Aflac CEO On Leadership: Take Care of Your People. They’ll Take Care of Business
Dan Amos has been CEO of Aflac for almost 30 years. That’s pretty remarkable in the universe of Fortune 500 companies. So, what did Amos do to last that long?
“Well my family started the company,” Amos says in his slow Southern drawl. “There’s a pride of that element that I know makes a difference.”
He also stays true to a leadership lesson he learned from his father, Paul, and his uncles John and Bill Amos who founded Aflac.
“They had a saying that I really like,” he says. “If you take care of your people, they’ll take care of the business.”
Amos is proud when he says Aflac practiced so-called “corporate social responsibility” long before it became a fashionable term. So it’s no wonder that he was one of the early signers recently of a new statement from the powerful business group, the Business Roundtable, on what is the purpose of American corporations. The Roundtable now says investing in employees, customers and caring for communities are as important as delivering a good return for shareholders. It has stirred up a big debate on the virtues of doing good versus delivering profits.
“I see it as a good business decision,” says Amos. “If all you’re talking about is making money, then I don’t think long-term you’ll succeed as a company.”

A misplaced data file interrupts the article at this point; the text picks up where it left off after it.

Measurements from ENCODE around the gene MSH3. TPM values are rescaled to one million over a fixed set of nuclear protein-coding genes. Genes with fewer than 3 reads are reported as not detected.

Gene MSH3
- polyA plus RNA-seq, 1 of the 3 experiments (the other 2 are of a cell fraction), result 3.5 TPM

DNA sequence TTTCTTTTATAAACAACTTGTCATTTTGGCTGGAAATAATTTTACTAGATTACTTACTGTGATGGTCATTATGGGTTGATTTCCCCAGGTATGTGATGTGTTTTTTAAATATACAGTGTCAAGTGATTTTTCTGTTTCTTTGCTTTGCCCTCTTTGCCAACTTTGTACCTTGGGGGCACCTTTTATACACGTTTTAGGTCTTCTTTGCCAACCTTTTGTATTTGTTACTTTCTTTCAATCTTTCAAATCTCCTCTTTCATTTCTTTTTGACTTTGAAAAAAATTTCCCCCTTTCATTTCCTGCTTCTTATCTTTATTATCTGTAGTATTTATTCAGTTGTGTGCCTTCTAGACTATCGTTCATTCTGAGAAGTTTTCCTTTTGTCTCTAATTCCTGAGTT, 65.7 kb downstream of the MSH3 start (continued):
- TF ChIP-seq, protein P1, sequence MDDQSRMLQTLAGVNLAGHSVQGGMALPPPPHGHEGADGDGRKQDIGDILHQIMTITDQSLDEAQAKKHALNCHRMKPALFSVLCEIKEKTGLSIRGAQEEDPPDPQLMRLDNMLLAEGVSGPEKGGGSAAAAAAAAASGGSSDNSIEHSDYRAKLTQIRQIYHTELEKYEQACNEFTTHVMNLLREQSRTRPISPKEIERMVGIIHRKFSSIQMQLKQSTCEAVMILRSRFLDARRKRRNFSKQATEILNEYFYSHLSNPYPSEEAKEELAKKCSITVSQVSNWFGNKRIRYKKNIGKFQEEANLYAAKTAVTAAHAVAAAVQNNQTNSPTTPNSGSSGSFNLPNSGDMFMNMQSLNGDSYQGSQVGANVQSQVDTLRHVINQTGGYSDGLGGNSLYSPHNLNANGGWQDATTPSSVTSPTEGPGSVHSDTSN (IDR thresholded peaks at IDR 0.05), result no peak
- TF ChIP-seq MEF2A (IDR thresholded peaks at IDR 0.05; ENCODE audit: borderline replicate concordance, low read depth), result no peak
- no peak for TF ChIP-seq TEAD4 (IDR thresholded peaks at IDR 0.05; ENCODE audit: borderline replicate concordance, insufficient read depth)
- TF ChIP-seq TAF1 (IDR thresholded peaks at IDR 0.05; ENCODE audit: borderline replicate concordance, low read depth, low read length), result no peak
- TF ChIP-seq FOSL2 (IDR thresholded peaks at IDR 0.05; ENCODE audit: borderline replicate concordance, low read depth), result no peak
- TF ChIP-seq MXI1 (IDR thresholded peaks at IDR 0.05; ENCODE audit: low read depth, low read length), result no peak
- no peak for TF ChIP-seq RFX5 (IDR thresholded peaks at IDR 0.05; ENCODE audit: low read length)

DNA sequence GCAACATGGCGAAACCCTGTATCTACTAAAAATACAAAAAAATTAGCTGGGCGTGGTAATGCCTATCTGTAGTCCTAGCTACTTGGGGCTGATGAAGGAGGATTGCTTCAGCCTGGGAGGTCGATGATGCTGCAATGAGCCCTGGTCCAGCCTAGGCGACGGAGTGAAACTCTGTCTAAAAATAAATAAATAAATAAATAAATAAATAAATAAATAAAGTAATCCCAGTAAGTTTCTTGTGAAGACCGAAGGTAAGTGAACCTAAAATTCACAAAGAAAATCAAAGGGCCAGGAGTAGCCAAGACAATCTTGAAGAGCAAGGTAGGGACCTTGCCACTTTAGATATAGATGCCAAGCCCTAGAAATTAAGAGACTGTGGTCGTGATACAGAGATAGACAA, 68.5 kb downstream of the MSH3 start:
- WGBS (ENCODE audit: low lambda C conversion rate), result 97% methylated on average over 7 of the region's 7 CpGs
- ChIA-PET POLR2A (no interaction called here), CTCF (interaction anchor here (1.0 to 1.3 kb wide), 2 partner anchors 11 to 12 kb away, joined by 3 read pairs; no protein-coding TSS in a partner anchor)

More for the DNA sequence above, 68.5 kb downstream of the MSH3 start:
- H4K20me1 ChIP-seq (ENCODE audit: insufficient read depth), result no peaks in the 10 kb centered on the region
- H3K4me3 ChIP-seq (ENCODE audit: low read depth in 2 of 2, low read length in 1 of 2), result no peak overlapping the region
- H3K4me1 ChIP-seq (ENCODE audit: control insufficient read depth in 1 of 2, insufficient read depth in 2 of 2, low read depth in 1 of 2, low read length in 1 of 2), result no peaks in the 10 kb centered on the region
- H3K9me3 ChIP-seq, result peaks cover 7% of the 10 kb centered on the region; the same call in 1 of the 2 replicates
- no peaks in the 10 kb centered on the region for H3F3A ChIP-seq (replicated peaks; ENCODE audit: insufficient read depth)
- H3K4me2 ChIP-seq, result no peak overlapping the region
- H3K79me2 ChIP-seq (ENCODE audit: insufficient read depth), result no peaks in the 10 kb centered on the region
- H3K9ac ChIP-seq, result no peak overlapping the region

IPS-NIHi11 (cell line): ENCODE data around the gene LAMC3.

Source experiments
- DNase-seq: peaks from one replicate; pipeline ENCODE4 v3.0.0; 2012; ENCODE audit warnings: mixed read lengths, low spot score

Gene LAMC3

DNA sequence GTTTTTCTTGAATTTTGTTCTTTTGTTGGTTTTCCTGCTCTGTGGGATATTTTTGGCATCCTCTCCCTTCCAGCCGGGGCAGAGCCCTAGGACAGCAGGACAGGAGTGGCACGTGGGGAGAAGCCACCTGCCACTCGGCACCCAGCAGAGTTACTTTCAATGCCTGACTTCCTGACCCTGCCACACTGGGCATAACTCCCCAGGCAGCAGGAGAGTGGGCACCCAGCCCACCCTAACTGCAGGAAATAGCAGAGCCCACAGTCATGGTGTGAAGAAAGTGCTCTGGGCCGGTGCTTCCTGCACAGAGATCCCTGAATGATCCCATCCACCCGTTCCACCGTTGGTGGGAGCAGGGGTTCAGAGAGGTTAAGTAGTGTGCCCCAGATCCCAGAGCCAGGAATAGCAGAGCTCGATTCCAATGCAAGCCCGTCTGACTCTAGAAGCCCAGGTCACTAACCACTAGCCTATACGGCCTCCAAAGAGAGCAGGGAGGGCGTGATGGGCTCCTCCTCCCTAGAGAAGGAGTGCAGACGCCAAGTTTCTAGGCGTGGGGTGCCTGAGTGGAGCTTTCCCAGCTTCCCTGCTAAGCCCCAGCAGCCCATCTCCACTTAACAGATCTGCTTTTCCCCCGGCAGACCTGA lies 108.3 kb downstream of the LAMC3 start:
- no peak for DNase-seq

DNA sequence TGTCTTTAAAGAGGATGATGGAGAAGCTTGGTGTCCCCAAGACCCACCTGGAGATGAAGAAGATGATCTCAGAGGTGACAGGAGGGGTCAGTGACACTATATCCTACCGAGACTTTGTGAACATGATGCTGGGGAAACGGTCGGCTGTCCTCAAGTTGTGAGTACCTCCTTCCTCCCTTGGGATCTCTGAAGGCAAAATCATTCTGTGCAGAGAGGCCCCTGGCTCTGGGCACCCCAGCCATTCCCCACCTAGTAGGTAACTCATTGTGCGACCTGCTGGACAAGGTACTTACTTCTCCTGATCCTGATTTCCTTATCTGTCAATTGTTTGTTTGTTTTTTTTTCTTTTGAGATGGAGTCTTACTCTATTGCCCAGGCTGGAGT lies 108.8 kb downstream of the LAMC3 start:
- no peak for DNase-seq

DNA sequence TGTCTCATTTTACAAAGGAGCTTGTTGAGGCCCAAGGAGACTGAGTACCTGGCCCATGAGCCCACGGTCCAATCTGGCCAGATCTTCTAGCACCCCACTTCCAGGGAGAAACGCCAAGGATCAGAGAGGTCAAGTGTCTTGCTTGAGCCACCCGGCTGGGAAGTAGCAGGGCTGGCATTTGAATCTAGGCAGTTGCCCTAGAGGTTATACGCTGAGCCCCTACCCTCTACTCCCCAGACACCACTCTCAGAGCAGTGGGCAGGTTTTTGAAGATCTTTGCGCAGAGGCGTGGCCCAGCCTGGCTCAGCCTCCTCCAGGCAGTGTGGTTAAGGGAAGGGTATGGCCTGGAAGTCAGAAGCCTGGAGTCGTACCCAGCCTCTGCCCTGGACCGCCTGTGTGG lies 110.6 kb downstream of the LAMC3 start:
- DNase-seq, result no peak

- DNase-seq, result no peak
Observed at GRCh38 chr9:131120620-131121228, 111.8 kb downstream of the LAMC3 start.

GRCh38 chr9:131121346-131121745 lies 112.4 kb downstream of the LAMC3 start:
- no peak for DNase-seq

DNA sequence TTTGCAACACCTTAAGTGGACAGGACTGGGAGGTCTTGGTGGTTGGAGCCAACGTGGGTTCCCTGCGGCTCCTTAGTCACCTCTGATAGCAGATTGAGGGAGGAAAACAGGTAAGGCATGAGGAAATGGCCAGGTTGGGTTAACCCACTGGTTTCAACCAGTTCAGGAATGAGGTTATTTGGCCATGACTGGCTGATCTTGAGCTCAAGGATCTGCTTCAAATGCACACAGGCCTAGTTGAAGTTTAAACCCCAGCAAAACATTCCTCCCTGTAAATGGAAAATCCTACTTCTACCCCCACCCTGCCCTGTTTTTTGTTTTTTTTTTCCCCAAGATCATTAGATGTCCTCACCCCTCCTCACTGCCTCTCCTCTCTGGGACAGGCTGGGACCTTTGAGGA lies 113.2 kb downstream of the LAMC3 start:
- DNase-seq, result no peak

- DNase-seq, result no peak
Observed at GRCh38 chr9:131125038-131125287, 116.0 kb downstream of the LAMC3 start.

But Amos can certainly take credit for making a lot of money for Aflac shareholders.
Under his leadership, the Columbus, Georgia insurance company’s financial performance has been phenomenal. Revenues have surged from $2 billion when Amos took over as CEO in 1990 to $22 billion today–a 10-fold increase. The stock has also powered higher, from less than one dollar a share when Amos took charge to more than $50 today.
And then, of course, there’s the duck. The popularity of that wing-flapping Aflac duck has been a big reason behind the company’s success. Amos says he took a chance on the duck idea even though the $1 million television commercial cost twice as much as any other ad campaign in the company’s history. Most of all, he feared that “we were kinda making fun of our name.” But the ad campaign was an immediate hit.
“We only had 5 percent name recognition,” says Amos about the Aflac duck launch nearly 20 years ago. “We jumped all the way to 90 (percent) in three years and our sales doubled. So taking risks is worth it.”
Watch the video above for more from my interview with Amos.